Cost of Care

Now that you have determined that your loved one can no longer live safely, happily, and independently at their current living situation without more care, how will you pay for your loved one to stay at a residential personal-care home? Below is general information which will help guide you through possible options so that your loved one can start enjoying life and you can have peace of mind.

As stated earlier, keep in mind that in the Austin/Round Rock areas, the average cost is approximately $4,000.00 per month ($40,000.00 to $55,000.00 each year) depending on type of room (private or semi-private room) selected for your loved one to live in a residential personal-care home. In comparison, the cost of a nursing home placement is about 30% more (depending on the medical diagnosis and type of room) and for large assisted living care facilities it can cost 20% more (depending on type of room and "level of care") when compared to residential personal-care homes.

1) Private personal funds - funds that seniors have through monthly pension, retirement saving or investments.

2) Combined private/personal funding - combined funds from all family members.

3) Veteran’s Benefits - seniors or spouse’s of seniors who were veterans may qualify for financial assistance. Go to the Veteran’s Administration website and type in the words “Aid and Assistance”

4) Life Insurance Policy - speak to the senior’s financial representative and ask about cashing out the policy using “accelerated” or “living benefits.” If the insurance company is unable to cash it out, an attempt to sell the policy to a third party in return for a “life settlement” or “senior settlement” may be able to be made.

5) Long-term-care insurance - in almost all cases, this type of insurance will cover nearly 100% of the cost of living in a residential personal care home.

6) Medicaid - contact the Area Agency on Aging in the community and inquire whether or not the senior qualifies for Medicaid based on financial status and personal assets. If the senior qualifies for Medicaid, then go and visit places which will take Medicaid paying residents.

7) Annuity - contact the senior’s financial representative about cashing out this type of personal asset fund.

8) Sell property - sell the senior’s community dwelling (house, condo), land or business.

9) Rent property - lease the senior’s community dwelling (house, condo).

10) Reverse Mortgage - this option allows seniors to cash out the value of their home’s equity. Contact companies who specialize in reverse mortgage services.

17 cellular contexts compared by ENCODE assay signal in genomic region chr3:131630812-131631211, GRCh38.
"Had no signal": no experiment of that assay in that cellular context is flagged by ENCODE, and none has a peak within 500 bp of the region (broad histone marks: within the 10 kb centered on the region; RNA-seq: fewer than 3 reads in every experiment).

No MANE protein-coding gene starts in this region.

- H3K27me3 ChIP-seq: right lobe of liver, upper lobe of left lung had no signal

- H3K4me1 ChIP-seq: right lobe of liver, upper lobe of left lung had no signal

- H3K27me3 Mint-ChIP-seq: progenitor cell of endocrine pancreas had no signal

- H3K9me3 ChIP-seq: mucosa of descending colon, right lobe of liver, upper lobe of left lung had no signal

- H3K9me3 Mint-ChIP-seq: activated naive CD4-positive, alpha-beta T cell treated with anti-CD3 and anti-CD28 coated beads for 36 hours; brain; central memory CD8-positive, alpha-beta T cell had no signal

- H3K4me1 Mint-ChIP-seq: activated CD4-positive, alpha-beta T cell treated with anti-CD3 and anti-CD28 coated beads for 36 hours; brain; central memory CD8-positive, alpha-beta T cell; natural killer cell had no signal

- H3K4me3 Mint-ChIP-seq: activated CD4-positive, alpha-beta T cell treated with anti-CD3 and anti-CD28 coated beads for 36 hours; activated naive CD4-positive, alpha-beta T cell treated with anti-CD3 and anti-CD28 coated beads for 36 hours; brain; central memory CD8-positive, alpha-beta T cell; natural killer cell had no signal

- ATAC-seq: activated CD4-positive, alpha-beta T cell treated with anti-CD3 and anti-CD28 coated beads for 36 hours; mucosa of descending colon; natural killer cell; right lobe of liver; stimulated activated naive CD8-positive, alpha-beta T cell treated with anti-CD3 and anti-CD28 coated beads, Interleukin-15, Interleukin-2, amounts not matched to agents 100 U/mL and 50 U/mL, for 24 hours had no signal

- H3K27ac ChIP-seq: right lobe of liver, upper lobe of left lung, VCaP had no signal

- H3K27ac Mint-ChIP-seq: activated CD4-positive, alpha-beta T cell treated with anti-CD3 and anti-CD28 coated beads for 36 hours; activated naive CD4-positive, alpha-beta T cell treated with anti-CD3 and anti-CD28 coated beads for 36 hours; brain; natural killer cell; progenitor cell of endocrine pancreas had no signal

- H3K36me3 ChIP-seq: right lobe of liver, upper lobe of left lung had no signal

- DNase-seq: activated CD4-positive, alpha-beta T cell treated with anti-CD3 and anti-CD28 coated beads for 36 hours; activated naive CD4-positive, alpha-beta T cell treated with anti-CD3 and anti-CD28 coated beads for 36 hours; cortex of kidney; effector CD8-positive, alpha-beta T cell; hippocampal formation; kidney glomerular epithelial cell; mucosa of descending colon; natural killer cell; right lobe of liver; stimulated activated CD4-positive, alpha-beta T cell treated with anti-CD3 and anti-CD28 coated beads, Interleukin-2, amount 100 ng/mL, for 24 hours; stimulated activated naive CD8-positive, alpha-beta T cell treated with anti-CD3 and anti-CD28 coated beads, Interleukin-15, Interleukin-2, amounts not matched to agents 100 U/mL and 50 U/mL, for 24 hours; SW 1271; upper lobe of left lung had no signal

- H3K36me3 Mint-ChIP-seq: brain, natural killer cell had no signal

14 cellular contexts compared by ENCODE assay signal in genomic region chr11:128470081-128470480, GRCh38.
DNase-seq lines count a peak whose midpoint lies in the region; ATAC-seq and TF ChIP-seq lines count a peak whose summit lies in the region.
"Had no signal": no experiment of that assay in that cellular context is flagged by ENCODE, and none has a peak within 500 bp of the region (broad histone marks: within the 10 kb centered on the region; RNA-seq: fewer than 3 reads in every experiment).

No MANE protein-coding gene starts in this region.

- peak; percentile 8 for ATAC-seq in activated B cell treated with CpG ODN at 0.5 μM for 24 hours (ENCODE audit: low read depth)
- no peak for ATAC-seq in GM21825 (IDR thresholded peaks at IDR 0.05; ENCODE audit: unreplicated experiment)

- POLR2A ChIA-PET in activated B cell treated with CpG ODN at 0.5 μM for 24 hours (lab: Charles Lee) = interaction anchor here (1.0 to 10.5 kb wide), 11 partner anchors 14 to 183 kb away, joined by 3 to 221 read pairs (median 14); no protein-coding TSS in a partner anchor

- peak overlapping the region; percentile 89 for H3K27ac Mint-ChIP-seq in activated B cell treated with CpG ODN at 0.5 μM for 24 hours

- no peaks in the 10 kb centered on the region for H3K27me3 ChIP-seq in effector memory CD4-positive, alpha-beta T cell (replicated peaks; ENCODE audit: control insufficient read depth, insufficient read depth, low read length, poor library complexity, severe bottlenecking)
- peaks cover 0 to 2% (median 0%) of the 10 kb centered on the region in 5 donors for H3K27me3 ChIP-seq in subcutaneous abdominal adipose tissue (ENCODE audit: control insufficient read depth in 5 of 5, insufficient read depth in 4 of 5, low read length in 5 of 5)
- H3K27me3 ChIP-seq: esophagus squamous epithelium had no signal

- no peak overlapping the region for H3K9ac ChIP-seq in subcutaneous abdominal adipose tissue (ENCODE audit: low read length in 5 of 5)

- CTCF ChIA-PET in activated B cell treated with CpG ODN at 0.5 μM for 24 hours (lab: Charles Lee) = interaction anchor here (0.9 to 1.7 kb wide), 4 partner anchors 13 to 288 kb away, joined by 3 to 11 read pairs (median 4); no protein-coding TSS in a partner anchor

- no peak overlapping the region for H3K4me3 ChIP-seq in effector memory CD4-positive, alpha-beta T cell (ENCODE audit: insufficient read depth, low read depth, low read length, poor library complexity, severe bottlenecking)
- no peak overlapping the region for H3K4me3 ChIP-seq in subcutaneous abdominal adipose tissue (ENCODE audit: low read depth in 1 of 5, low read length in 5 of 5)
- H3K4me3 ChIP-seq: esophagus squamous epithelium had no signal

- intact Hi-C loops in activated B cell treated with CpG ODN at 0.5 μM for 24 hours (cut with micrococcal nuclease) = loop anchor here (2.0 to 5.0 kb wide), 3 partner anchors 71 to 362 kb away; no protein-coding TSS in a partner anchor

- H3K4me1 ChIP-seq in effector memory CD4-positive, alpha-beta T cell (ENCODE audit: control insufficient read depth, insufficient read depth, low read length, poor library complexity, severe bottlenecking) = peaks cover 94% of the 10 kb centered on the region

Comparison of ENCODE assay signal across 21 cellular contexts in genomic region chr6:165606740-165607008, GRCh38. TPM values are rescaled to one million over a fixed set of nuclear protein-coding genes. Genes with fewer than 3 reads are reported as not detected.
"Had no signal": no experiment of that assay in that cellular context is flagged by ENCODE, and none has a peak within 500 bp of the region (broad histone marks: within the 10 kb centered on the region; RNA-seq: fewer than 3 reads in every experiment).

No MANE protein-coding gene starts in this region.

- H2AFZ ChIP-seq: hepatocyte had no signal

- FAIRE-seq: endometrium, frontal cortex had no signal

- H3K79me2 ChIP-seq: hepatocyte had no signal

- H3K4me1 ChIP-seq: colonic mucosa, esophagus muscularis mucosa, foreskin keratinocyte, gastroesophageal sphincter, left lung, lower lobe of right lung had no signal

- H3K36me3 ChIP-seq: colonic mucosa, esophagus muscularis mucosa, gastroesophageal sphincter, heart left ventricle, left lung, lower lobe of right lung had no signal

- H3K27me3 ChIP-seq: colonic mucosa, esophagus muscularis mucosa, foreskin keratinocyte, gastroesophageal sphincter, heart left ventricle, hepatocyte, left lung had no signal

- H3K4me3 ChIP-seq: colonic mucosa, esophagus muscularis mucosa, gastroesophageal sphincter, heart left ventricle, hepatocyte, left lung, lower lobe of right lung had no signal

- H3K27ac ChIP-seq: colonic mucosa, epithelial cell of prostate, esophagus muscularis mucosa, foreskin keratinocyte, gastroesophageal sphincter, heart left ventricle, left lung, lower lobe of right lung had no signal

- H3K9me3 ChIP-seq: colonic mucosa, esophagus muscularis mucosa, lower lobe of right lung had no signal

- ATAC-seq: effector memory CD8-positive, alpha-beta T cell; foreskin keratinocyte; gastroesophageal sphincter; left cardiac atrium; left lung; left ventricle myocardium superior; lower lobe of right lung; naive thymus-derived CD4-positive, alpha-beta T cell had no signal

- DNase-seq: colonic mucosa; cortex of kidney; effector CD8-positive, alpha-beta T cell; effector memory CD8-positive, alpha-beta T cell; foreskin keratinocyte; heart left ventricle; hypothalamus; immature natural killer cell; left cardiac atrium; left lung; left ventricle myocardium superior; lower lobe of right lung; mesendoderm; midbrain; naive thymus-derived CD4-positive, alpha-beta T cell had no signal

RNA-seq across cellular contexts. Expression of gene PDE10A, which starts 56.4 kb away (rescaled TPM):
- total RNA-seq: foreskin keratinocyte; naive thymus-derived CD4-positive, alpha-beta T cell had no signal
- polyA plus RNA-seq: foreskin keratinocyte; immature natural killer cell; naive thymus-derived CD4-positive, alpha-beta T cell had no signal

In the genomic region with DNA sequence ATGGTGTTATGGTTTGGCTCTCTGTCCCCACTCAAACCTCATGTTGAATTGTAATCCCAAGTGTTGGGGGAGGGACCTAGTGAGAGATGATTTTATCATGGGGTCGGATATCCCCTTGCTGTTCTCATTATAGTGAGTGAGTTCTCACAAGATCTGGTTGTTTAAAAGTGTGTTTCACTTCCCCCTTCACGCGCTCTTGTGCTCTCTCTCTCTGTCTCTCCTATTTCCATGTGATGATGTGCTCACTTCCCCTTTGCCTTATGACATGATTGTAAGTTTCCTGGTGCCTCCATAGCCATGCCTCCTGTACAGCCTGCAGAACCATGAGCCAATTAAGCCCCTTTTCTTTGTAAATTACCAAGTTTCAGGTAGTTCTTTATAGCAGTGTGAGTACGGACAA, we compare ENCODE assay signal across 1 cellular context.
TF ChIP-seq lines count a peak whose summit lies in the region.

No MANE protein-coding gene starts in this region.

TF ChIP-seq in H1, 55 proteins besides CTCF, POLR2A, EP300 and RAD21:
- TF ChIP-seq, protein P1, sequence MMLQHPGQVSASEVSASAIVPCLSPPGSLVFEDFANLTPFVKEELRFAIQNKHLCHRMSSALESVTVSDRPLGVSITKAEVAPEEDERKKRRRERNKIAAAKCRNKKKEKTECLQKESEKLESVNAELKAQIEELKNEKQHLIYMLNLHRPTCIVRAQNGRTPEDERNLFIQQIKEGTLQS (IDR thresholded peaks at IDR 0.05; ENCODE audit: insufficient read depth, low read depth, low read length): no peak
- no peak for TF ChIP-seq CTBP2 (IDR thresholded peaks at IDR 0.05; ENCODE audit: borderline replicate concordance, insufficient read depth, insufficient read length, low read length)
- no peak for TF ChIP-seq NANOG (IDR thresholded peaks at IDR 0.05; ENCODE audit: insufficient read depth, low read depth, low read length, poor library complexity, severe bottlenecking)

11) Bridge Loan - speak to your financial institution to get a short-term loan of $50,000 until other viable funds become available.

12) Housing and Veterans Subsidies - seniors with annual incomes under $12,000 may qualify for U.S. Department of Housing and Urban Development (HUD) 202 and Section 8 Senior Housing. Go to for more information. As stated above, the Department of Veterans Affairs also provides some financial assistance to veterans or spouses of veterans.

13) Life Care Funding Group (LCFG) - assists people in need of funds to cover the costs of senior housing and long term care. LCFG specializes in converting the death benefit of an in-force life insurance policy into a long term care benefit to cover the costs of skilled nursing home care, assisted living, home health care, and hospice.

14) Equity Key Agreement - The homeowner shares the long-term appreciation of their home with a real estate investment company. The investment company pays the homeowner cash in exchange for the entitlement to participate in the home's future appreciation.

15) Equity Lines of Credit - This is a form of revolving credit using your home as collateral. An equity line of credit pays for major items like assisted living expenses, education, home improvements, or medical bills. It offers lower associated costs and is a good option for couples of mixed ages who are not be eligible for a reverse mortgage. The homeowner uses a loan against the home to help pay for assisted living.

Tips on saving money to pay for living at a residential personal-care home

1) Health care review - If warranted and reasonable, review the senior’s prescriptions with their primary medical care provider to see if any prescription medications, supplements, or over-the-counter medications can be decreased. If possible, use mail order medications with a 90 day supply or shop around at discounted pharmacies who charge only $5.00 per qualifying prescription.

2) Medicare review - Go to and review current medical health insurance and eliminate extra services.

3) Discontinue - Cell phones and cable services since the residential personal-care home will have free land lines, cable and internet connections.

4) Hold a sale - Have a garage sale or an estate sale!

5) Close accounts – Close all unnecessary credit card accounts, magazines subscriptions, newspaper subscriptions, etc.

6) Become acquainted with Hospice services - If your loved one is on hospice services, hospice will pay for nutritional supplements, medications, and incontinence supplies.

7) Share a room - Share a room (semi-private) instead of a private room. Most seniors, especially those even with dementia, long for companionship and having a roommate can keep them calm. Sometimes, what we may think is best is not always what is best for our loved one and living in the environment and receiving quality care is more important than having a private room!

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